Author Archives: Rosemary Wolfe, NoChargeBookbunch

About Rosemary Wolfe, NoChargeBookbunch

Avid reader; published writer; itinerant walker; experimental cook...

Can You Pass the Test?

  
To work in New York City’s iconic bookstore, The Strand, you have to pass the test – literally. Annie Correal includes samples of the literary matching test from The Strand’s job application in her article for a The New York Times – There Will Be a Quiz.

    Isn’t it rewarding to know The Strand requires its employees to read? From checking the list, I found myself lacking and need to catch up with The Strand standards – more potential reads for my library list.

    Here’s a sample if you’d like to try your book smarts. (Note: one pair is incorrect – The Strand’s “trick question.”)

    Match Authors:

    1. Tool
    2. Ibsen
    3. Ellison
    4. Swift
    5. Gogol
    6. McCullers
    7. Woolf
    8. Kundera
    9. Orwell
    10. Naipaul

    To Literary Work:

    • The Heart is a Lonely Hunter
    • Animal Farm
    • To the Lighthouse
    • A House for Mr. Biswas
    • Invisible Man
    • A Confederacy of Dunces
    • Dead Souls
    • Waiting for Godot
    • Gulliver’s Travels
    • The Unbearable Likeness of Being

    Pretending and Believing

    Unknown   The Muppets and Sesame Street saved me as a young mother.  If I nodded off from exhaustion with a toddler in my grasp, I knew friendly Grover would always be there to demand and get her undivided attention.   Although their creator, Jim Henson, died suddenly in 1990, he seems to be still around.  Miss Piggy still shakes her curls, the Count still guffaws,  Cookie Monster still devours – even Kermit, who was voiced and operated by Henson himself, still philosphizes.  In his biography – Jim Henson –  Brian Jay Jones reintroduces Jim Henson with all his quirks and weaknesses, as well as his extraordinary talent and playful way of looking at life that changed the world for many of us.

    Being a little preoccupied with death lately, I started with the last chapter titled “Just One Person, 1990,” addressing Henson’s short illness, and including a memorial service he had outlined in a letter to his children four years earlier.  His trademark whimsy permeated the grief.

    Backtracking to  Chapter One, I followed Jones’s easy conversational writing about Henson’s childhood and the beginning of his career in his college days at the University of Maryland, the Muppets’ big break on Steve Allen’s Tonight Show,  and the first Muppet commercial – for coffee.  Henson’s “ridiculous optimism” was catching; it was impossible not to like him.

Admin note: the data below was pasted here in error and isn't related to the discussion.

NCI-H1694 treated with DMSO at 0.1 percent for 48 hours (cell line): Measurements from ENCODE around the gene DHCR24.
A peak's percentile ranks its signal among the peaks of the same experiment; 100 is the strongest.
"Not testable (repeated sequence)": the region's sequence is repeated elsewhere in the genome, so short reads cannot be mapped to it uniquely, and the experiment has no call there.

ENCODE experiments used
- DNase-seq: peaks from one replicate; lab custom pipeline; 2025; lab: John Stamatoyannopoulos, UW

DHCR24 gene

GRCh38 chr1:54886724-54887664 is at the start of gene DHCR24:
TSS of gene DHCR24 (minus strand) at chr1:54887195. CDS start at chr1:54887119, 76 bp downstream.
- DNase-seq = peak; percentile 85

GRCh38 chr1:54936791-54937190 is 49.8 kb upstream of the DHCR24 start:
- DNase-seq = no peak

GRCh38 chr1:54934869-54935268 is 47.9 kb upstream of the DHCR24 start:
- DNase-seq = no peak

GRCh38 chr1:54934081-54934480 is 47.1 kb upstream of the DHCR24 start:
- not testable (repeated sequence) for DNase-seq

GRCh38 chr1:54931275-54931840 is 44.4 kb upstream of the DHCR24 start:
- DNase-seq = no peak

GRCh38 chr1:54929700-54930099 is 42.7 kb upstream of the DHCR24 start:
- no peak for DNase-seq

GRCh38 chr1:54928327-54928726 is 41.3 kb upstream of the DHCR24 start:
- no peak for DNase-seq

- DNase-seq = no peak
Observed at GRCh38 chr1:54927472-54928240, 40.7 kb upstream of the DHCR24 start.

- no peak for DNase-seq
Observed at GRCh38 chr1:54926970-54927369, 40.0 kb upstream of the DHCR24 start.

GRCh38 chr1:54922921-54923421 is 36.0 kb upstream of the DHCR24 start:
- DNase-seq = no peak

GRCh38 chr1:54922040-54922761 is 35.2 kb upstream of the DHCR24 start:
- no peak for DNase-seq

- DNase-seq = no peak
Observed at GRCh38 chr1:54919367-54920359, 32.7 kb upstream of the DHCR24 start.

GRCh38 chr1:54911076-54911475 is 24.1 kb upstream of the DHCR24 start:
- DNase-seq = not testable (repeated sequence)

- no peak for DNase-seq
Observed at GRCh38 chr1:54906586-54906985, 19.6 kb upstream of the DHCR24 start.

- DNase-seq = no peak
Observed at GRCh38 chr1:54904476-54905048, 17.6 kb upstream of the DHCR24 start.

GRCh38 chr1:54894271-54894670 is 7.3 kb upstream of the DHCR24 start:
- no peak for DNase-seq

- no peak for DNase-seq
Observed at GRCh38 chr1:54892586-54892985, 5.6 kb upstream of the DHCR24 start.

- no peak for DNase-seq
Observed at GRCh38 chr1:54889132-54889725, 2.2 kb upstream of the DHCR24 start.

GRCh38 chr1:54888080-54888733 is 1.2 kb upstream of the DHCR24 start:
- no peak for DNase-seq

Henson was more than Sesame Street, yet educational television eventually defined his art, as he eschewed commercials  to focus on the show that would make his Muppets household names.  Jones follows the family brood – Henson had five children – as they moved into bigger houses and followed the patriarch’s dream, but he follows the Muppet family more closely, outlining in detail how each puppet was created and evolved.  Each success and failure is carefully documented, from Fraggle Rock to Labyrinth.   Only the two sets of pictures inserted in the narrative give some relief from the exhausting details, but the few personal glimpses behind Henson’s calm demeanor were worthwhile.  When his success allowed him to wear bespoke suits so his pants would be long enough to hide his calves when he crossed his legs in a television interview, he became even more endearing.

    Jones focuses on Henson’s creative life more than his personal; his separation from his wife has only a paragraph in the book, and his later relationship with Mary Ann Cleary was given scant attention.  Jones affirms his view of Henson as a family man – with five children and dogs, even after his marriage fell apart – and his family of Muppets.

    Kermit’s words from The Muppet Movie reflected Jim Henson’s life:

    “…I’ve got a dream, too.  But it’s about singing and dancing and making people happy.  That’s the kind of dream that gets better the more people you share it with. And, well…I’ve found a whole bunch of friends who have the same dream.  And it kind of makes us like a family.”